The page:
Even those who can’t relate to Natasha’s poverty or her status as a social outcast can surely understand her deep and unrequited affection. The love story at the center of the piece provides a crucial counterweight to its less approachable elements in the form of a story that just about anyone can be won over by. Though Darya Denisova performs the piece in English, her Russian accent is fairly thick, and every so often (at least, for this untrained listener) individual words or details came across as muddled or unclear. Still, Denisova’s boundless energy and the emotional clarity of both the piece and her performance made the narrative thread of Natasha’s Dream easy enough to follow. The experience was akin to seeing a great production of a Shakespeare play without reading the text or knowing the plot beforehand. To pick up on every detail or flourish of language is impossible, but the basic progression of events and emotions is unmistakable to even a neophyte.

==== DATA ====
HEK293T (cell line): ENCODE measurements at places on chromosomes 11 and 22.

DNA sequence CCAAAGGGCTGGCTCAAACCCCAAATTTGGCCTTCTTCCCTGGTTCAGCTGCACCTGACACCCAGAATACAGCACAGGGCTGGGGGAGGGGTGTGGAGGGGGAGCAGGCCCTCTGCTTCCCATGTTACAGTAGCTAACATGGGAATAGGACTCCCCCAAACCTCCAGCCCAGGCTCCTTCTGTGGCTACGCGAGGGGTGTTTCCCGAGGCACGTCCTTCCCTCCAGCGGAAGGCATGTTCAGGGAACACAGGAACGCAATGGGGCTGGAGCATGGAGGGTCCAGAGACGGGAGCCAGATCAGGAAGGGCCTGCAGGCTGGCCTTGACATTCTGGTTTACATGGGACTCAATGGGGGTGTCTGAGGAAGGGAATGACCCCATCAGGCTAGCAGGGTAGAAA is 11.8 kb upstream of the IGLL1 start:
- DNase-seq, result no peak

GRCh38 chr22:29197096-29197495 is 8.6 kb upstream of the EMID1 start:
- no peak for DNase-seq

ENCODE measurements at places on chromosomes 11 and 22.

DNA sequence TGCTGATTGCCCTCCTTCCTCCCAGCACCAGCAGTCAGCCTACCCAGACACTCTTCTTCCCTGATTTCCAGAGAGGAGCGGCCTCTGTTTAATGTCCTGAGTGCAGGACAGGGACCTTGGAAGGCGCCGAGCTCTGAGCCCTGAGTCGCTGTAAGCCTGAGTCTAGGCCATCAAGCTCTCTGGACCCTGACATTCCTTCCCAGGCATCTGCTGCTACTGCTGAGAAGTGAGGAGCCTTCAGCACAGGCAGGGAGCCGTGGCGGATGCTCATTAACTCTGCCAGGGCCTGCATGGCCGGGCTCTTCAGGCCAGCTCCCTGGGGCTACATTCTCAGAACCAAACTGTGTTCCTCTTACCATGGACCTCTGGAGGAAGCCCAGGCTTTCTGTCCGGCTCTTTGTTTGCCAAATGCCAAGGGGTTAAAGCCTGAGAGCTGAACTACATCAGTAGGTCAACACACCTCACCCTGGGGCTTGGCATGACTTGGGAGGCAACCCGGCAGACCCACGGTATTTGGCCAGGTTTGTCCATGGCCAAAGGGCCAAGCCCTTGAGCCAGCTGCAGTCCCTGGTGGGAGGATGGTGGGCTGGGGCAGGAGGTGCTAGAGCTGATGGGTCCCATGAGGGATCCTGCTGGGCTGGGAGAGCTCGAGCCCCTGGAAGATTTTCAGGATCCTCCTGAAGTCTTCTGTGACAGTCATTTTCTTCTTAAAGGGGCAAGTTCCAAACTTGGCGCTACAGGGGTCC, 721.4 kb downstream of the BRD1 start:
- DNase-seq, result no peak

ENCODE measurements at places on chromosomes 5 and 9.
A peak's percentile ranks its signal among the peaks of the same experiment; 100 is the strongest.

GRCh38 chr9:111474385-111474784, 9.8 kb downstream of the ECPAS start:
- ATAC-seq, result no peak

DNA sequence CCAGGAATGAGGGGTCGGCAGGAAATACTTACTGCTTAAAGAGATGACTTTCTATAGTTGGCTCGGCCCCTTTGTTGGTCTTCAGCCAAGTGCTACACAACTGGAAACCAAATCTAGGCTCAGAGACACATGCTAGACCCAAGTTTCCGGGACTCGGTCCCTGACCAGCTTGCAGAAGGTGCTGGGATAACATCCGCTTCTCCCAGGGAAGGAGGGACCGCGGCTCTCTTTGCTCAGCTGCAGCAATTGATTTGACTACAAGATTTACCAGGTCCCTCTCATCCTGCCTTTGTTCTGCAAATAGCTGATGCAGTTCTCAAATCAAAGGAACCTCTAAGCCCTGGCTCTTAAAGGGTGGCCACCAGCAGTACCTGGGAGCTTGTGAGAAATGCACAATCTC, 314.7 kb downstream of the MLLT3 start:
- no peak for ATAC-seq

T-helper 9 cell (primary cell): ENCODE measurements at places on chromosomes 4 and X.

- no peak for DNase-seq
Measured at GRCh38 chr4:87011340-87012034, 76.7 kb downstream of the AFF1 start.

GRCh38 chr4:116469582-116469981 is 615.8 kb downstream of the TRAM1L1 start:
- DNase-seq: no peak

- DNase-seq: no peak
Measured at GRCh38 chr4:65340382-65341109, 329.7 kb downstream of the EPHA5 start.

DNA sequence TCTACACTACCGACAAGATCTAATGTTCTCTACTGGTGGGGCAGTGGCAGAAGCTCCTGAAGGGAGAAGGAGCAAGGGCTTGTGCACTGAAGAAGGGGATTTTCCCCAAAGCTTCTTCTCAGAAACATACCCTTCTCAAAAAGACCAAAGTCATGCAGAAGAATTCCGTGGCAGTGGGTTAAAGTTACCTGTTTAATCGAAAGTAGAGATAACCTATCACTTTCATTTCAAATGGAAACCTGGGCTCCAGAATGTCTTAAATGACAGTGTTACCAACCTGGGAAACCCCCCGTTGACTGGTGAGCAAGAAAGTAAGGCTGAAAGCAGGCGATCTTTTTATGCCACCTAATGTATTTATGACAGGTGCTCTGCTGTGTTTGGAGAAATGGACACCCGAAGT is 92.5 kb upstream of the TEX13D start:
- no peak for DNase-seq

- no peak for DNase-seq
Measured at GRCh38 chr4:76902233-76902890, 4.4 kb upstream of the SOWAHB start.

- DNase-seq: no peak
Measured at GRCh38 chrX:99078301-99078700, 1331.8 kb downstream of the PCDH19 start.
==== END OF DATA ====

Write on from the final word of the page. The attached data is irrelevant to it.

Though Denisova is the only person on stage throughout Natasha’s Dream, it wouldn’t be exactly true to say she performs the piece by herself. Images and video clips are projected on the scenery behind her throughout the play, providing a generous helping of visual pop. Whenever Mrs. Stepanov, one of Natasha’s most hated supervisors, comes up in the play, for instance, the backdrop is filled with video footage of a sickly white face with masticating crimson lips. In one particularly fanciful moment, images of projected silhouettes and colors turn the stage into the set of a pop video, with Natasha giving her own spirited (if clunky) rendition of Britney Spears’s “...Baby One More Time.” Occasionally, though, the projections become less coherent, such as when Natasha’s best friend Sveta is depicted, for some opaque reason, as a giant cartoon fish. Even if the imagery in question seems nonsensical from time to time, director Igor Golyak is largely successful at using projections to augment the show without making them flashy enough to upstage Denisova’s performance.